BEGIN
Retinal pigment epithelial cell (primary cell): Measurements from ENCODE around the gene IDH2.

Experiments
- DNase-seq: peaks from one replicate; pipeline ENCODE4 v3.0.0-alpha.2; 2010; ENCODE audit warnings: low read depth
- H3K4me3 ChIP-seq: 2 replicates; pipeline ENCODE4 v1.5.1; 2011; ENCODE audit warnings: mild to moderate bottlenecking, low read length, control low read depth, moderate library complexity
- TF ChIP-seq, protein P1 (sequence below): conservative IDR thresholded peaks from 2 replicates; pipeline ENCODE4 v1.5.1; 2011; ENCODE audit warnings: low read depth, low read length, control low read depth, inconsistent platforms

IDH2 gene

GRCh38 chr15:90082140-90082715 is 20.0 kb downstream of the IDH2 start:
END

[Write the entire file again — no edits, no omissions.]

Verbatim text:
Retinal pigment epithelial cell (primary cell): Measurements from ENCODE around the gene IDH2.

Experiments
- DNase-seq: peaks from one replicate; pipeline ENCODE4 v3.0.0-alpha.2; 2010; ENCODE audit warnings: low read depth
- H3K4me3 ChIP-seq: 2 replicates; pipeline ENCODE4 v1.5.1; 2011; ENCODE audit warnings: mild to moderate bottlenecking, low read length, control low read depth, moderate library complexity
- TF ChIP-seq, protein P1 (sequence below): conservative IDR thresholded peaks from 2 replicates; pipeline ENCODE4 v1.5.1; 2011; ENCODE audit warnings: low read depth, low read length, control low read depth, inconsistent platforms

IDH2 gene

GRCh38 chr15:90082140-90082715 is 20.0 kb downstream of the IDH2 start: